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Tan poster with three columns of text, one in German, the other Ukranian, and the last Polish. There is a diagonal red line across the entirety of the poster.
Information Provided by Michael D. Bulmash:
An announcement printed in three languages-German, Polish, and Ukrainian- organizing the Lvov Ghetto (Lemberg in German), referred to as a “Jewish residential area” in the city of Lemberg. This would entail “clearing out of Jews” on streets throughout August and listing each street and the day it is to be cleared of Jews. Dr. Ullrich who endorses this broadside is the Chief of Police (Schutzpolizei) of Lvov.
Lvov had been absorbed into the German- administered General Government after the Non-Aggression Treaty between Germany and the USSR. A ghetto was established for Jews in 1941, its inhabitants used for slave labor or transported to the extermination center at Belzec -one of the so-called Aktion Reinhard camps.
This broadside addresses what has been referred to as the “Great Aktion”, occurring in August 1942. In anticipation of Reichsfuhrer-SS Himmler’s arrival, as many as 55,000 Jews were systematically and methodically removed from their homes, taken to Janowska transit camp or deported to Belzec extermination camp. Preparations were made by the Gestapo, the German and Ukrainian police, and specially trained SS brigades called Vernichtung Kommandos (extermination commandos) to fulfill Himmler’s wish of murdering half the Jews of Poland within one year. In preparation for deportation, entire city blocks were emptied, the Jewish victims removed, the sick, elderly, women and children sent to their deaths at Belzec. Many were simply shot in place. Healthy men were used for slave labor. The murder of Jews through successive selections continued after the “Great Aktion” through June 1943. Those Jews not capable of working were dispatched to Belzec, the others were sent to Janowska. There were so few Jews left that the ghetto was redefined as a work camp. Those Jews were eventually liquidated as well. During the period of the German occupation of Lvov more than 250,000 Jews were murdered.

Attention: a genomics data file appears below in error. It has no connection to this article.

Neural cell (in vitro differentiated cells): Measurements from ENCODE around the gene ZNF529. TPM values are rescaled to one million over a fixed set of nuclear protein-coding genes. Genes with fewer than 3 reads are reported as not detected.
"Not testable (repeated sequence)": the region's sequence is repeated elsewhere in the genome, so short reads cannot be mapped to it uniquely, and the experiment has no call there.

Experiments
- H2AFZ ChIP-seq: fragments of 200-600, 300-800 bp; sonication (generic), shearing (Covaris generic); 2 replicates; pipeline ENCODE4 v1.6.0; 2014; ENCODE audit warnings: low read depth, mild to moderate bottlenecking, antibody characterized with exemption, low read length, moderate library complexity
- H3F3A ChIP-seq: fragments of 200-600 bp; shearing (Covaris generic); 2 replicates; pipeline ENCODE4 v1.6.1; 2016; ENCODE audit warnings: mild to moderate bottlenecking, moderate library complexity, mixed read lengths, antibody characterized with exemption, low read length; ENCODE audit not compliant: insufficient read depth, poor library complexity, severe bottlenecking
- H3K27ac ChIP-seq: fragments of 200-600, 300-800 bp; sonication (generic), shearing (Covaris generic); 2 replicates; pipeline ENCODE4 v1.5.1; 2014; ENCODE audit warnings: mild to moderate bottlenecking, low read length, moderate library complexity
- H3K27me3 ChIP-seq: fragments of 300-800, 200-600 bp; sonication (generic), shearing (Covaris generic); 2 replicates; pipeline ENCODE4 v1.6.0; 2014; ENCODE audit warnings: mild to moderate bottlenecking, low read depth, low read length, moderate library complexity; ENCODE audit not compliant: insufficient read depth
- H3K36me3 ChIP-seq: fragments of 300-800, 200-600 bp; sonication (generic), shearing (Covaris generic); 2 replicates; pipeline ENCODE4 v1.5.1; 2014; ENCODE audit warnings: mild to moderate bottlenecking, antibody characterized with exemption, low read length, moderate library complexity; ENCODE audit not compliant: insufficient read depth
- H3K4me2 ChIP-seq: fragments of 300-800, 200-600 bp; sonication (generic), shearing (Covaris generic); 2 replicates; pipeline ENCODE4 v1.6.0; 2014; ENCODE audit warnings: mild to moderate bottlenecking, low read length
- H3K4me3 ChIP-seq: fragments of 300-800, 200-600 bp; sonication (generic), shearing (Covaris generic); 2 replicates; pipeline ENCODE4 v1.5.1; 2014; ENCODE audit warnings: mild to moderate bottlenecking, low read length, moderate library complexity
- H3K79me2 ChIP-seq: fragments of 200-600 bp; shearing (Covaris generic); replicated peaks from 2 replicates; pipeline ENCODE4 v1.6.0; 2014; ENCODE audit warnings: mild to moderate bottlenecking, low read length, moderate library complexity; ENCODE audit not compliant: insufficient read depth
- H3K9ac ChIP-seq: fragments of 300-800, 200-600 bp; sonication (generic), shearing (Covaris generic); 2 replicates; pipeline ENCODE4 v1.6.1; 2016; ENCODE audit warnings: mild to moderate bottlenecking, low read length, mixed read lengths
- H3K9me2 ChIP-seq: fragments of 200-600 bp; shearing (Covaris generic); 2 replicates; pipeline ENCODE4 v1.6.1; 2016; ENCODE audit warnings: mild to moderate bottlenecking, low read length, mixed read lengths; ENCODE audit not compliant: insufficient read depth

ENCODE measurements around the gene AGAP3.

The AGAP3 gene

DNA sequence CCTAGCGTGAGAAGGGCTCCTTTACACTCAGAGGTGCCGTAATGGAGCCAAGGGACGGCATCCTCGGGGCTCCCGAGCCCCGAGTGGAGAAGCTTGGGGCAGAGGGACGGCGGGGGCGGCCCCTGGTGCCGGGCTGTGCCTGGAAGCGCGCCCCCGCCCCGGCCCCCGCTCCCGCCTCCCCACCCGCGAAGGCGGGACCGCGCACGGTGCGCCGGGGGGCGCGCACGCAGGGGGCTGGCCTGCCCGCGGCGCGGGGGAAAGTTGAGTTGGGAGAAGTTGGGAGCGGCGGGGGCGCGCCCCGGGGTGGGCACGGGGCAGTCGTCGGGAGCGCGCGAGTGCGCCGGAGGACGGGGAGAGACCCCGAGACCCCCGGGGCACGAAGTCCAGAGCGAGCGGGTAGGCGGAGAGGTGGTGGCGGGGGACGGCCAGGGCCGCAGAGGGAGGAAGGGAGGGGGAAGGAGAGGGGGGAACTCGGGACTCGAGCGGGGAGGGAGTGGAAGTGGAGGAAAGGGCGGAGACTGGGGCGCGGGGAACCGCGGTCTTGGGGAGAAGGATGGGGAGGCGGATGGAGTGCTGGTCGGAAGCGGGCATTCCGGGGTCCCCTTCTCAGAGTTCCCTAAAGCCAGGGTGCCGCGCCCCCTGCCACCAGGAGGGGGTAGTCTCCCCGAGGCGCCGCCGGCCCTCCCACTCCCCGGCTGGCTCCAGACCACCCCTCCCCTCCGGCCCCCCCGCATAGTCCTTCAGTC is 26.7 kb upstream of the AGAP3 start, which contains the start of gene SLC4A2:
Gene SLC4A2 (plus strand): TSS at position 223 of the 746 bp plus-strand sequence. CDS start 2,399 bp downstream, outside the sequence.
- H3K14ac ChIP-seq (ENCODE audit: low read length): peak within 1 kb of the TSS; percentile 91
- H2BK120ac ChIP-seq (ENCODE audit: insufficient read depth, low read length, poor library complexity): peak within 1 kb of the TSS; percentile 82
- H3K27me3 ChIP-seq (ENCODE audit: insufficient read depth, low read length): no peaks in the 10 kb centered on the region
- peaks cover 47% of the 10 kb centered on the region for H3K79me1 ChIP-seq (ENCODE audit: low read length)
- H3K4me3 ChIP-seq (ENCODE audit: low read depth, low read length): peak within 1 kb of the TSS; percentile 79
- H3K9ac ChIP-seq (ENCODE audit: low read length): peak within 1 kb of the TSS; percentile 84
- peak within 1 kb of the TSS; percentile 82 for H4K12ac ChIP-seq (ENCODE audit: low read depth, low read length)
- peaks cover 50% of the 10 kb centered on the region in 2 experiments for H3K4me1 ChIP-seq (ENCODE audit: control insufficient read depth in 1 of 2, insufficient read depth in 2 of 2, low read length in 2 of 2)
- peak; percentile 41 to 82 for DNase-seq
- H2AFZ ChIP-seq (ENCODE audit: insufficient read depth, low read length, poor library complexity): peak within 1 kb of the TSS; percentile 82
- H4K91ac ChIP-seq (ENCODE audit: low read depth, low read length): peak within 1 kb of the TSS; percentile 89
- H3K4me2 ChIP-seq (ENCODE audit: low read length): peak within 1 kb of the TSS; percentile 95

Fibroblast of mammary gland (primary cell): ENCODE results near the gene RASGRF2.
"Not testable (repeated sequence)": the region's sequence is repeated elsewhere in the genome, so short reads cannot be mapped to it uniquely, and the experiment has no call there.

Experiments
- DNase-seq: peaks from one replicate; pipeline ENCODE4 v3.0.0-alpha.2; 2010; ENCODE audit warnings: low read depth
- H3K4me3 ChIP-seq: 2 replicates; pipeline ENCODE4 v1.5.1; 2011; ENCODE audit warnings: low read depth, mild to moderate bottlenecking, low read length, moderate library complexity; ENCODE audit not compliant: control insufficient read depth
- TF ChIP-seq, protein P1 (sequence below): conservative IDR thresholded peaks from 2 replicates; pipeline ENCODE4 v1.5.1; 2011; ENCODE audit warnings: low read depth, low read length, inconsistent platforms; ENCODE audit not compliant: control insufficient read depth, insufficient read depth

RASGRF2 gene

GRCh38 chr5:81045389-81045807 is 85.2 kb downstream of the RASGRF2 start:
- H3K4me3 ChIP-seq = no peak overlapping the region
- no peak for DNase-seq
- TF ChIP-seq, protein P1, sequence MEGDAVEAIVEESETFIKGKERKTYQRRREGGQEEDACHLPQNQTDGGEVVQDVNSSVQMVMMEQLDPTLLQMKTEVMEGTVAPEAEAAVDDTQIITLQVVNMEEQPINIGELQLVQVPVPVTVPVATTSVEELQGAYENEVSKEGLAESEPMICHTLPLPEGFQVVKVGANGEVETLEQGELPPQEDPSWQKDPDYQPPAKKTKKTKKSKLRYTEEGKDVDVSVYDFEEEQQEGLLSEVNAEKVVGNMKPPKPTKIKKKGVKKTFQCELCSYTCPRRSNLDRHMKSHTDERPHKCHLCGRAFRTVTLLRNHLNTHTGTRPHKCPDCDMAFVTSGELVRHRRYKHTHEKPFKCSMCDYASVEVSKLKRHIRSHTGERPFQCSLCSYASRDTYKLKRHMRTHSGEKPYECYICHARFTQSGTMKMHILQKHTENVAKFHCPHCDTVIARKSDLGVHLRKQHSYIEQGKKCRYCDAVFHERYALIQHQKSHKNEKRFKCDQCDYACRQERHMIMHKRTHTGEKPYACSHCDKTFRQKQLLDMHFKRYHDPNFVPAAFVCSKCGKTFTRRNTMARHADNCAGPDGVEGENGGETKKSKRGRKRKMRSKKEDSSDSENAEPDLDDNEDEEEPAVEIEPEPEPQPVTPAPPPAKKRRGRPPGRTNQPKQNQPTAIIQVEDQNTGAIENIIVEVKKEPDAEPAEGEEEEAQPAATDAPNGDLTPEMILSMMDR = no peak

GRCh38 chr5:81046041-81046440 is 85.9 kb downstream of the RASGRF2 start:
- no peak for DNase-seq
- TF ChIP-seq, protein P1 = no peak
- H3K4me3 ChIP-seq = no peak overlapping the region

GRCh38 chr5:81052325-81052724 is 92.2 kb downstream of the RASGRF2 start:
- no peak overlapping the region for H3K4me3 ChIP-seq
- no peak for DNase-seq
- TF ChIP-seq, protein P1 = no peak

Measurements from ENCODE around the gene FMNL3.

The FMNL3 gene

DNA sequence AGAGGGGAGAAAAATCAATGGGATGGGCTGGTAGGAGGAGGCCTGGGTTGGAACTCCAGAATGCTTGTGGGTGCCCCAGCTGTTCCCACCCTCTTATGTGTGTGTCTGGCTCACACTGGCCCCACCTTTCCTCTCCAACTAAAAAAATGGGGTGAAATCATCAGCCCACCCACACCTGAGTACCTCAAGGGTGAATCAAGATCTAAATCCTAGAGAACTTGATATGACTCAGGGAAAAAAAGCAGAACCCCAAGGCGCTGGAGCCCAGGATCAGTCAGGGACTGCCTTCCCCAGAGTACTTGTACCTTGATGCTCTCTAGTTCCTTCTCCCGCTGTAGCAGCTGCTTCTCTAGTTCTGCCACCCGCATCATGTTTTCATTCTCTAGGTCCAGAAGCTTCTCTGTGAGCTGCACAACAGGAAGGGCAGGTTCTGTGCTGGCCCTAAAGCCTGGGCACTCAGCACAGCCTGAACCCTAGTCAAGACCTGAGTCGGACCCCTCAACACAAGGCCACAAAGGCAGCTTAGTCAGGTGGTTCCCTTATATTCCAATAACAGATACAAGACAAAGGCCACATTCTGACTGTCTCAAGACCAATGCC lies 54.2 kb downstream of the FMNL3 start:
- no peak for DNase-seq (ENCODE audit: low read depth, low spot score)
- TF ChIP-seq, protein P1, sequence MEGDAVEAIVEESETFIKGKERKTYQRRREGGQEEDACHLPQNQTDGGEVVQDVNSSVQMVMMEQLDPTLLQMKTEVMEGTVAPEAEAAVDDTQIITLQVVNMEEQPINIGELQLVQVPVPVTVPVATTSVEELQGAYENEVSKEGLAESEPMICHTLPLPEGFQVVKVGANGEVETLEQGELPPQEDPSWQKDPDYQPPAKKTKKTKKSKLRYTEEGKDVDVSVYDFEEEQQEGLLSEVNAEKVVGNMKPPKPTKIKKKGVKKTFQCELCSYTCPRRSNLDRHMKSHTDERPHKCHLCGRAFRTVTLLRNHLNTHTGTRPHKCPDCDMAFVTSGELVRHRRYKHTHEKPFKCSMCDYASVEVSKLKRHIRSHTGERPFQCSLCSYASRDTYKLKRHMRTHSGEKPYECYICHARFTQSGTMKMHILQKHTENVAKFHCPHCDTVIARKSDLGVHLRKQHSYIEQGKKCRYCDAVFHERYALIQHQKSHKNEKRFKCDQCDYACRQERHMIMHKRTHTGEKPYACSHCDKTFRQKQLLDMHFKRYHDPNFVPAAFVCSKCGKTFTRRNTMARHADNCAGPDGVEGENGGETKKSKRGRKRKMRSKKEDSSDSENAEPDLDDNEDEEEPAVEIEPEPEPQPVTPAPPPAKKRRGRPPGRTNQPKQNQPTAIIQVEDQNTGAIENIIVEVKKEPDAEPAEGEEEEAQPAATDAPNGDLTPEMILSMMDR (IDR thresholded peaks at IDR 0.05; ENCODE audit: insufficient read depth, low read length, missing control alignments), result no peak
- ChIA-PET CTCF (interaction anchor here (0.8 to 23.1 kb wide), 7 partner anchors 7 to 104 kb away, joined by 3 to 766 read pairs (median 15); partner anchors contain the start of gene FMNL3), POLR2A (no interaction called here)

24 x 32"
Ghetto, Ukraine, Lemberg, Lvov, Ullrich
"Lvov Ghetto Broadside" (1942). Bulmash Family Holocaust Collection. 2012.1.577.